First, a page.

Traumatic brain injury and compensation in NSW
A brain injury can have a terrible impact on a person’s life, regardless of whether the injury is mild or severe. Receiving compensation for a traumatic brain injury sustained in a motor vehicle accident can assist the victim in moving forward with their life. However, receiving compensation is not always straightforward, particularly in cases where diagnosis was slow to occur.
Difficulty in diagnosing traumatic brain injury
A major difficulty in obtaining compensation for a traumatic brain injury is that it can be difficult to prove. This is because, unfortunately, traumatic brain injuries are not always obvious and can therefore be overlooked by doctors.
For milder cases, sometimes there is no mention of a brain injury in the ambulance, in hospital records or in the treating specialists’ records. As a result, many accident victims find themselves discharged from hospital without knowing they have sustained a brain injury.
It is therefore often easier to get compensation in cases of severe brain injury, as the effects of the injury are much more obvious and are easily supported by abnormal post-traumatic amnesia assessments, abnormal Glasgow Coma Scores and positive radiological imagery.
Why early identification of traumatic brain injury is important
Early identification of brain injury is important, as the sooner the person can access rehabilitation, the greater their chance of recovery.
In addition, an undiagnosed traumatic brain injury can have a devastating impact on the person, as well as on their loved ones. Cognitive deficits and impulsive behaviours that can result from traumatic brain injuries can cause sufferers to disconnect from family, friends and colleagues, to lose their job and livelihood, to become anxious or depressed, or even to become “unlovable”.
If the person suffered damage to their frontal lobes, which control impulse and personality, they may also be difficult to handle, acting aggressively and inappropriately at times, or being unreliable, disinhibited, impulsive and uncooperative.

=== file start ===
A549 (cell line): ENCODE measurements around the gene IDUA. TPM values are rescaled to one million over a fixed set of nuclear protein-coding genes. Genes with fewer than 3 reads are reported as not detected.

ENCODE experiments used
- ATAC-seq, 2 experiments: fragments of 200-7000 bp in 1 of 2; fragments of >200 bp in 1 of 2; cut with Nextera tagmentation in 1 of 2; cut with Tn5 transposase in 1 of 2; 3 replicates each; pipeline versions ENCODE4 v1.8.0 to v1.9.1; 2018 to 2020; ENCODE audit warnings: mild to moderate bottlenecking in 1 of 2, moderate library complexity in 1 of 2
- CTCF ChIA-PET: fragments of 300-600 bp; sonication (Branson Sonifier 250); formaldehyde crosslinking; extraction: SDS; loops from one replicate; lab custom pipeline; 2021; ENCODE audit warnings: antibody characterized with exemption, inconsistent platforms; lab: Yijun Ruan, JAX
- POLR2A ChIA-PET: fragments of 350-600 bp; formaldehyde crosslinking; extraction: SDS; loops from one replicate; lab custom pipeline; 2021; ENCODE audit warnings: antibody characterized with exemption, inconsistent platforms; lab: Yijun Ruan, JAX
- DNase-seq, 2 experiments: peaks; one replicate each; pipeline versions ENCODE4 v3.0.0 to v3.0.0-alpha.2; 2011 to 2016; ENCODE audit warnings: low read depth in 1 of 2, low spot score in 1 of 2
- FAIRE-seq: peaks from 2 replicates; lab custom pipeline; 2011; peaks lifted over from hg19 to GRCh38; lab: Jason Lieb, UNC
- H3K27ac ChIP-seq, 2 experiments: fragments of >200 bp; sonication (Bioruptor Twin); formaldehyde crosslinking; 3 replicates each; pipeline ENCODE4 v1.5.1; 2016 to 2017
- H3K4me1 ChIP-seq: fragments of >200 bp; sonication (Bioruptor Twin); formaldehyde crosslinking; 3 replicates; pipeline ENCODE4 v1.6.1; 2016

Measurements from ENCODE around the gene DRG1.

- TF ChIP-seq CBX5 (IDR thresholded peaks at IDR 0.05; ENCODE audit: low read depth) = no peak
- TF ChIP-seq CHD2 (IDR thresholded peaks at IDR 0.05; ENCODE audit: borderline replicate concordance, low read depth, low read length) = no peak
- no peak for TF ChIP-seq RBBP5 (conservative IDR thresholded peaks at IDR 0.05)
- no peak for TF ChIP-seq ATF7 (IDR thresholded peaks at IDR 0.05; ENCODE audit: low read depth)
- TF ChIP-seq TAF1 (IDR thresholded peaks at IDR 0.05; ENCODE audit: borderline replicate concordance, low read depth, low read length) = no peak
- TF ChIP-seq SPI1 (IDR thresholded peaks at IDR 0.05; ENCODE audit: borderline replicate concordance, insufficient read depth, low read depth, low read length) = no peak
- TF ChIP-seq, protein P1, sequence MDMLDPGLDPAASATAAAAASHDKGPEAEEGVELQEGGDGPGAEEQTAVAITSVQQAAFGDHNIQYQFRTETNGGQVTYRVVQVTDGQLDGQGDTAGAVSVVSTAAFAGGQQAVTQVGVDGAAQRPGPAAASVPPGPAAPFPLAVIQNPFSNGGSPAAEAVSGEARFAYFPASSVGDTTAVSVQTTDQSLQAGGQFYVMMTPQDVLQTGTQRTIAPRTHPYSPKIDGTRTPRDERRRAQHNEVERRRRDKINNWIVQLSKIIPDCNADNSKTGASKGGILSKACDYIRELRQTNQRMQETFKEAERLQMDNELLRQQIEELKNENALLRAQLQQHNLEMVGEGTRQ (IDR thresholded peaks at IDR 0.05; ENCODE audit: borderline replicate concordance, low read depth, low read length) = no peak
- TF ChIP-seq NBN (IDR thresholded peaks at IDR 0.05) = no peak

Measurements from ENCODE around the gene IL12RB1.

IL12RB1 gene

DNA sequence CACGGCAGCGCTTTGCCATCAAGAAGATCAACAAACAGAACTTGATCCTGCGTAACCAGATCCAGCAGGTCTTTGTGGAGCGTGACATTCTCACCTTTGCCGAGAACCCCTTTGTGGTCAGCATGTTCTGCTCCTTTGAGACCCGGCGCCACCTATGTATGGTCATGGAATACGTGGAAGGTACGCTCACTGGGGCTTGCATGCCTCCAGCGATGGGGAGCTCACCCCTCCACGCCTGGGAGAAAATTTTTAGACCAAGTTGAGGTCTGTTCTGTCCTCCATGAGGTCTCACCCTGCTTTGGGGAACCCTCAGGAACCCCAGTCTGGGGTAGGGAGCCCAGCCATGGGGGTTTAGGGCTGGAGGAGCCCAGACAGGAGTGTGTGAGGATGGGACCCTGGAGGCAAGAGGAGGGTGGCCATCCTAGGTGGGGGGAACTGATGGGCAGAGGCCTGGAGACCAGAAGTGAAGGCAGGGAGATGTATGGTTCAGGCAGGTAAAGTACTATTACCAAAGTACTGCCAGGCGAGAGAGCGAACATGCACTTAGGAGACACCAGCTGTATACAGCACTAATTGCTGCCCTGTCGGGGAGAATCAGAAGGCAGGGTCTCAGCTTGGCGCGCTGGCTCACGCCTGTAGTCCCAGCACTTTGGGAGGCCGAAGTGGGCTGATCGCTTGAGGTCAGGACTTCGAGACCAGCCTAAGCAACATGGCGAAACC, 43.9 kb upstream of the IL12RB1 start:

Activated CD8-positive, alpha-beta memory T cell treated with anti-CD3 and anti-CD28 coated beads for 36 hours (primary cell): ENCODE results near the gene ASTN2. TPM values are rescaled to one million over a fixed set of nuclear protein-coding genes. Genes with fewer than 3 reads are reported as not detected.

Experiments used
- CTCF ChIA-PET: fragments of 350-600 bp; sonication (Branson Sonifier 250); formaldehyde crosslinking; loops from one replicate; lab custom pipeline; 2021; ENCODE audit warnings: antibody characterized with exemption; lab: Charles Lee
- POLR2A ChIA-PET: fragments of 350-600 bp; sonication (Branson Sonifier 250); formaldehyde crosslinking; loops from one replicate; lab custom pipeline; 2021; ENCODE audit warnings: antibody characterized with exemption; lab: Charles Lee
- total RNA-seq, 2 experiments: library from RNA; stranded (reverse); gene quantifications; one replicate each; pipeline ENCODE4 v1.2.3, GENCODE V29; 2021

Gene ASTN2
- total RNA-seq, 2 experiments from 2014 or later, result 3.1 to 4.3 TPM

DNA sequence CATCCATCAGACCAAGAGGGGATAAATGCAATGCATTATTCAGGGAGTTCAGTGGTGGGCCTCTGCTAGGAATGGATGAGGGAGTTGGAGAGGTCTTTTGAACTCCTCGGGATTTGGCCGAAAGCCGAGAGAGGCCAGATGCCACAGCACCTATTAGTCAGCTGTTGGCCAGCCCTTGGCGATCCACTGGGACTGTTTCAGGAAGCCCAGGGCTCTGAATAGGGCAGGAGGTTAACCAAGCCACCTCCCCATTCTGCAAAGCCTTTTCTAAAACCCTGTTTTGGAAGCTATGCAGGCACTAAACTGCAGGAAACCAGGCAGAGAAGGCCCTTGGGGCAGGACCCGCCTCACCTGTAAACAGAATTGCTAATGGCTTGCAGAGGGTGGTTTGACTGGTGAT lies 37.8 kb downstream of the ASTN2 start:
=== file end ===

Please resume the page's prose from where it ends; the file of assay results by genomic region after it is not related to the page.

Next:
Seeking compensation for a traumatic brain injury
Lawyers acting for brain injured people can find the process difficult and exhausting, not least because many brain injured victims have little insight or understanding of their new limitations or deficits.
The challenge for lawyers is to learn to recognise the symptoms of a traumatic brain injury and know what to do to prove it.
For milder traumatic brain injuries, it is important to have family members, friends and work colleagues provide statements about the person both before the accident, and after it. This creates a comparison of the victim’s intellectual abilities, behaviours and their personality pre-and post-accident and demonstrates the impact of the accident on them.
Does the TBI sufferer have mental capacity to give instructions?
Lawyers must also evaluate whether the person has the mental capacity to give instructions, as well as administer the verdict or settlement money. Should expert opinion find that the person does not have “legal capacity”, the lawyer must arrange for a tutor to be appointed to act in their place – providing instructions and, at the required time, obtaining court approval of the proposed settlement.
The lawyer must also advise the appointed tutor as to the choice of funds management and its costs. If required, the lawyer needs to apply to the Equity Division of the Supreme Court to appoint a funds manager other than the NSW Trustee and Guardian.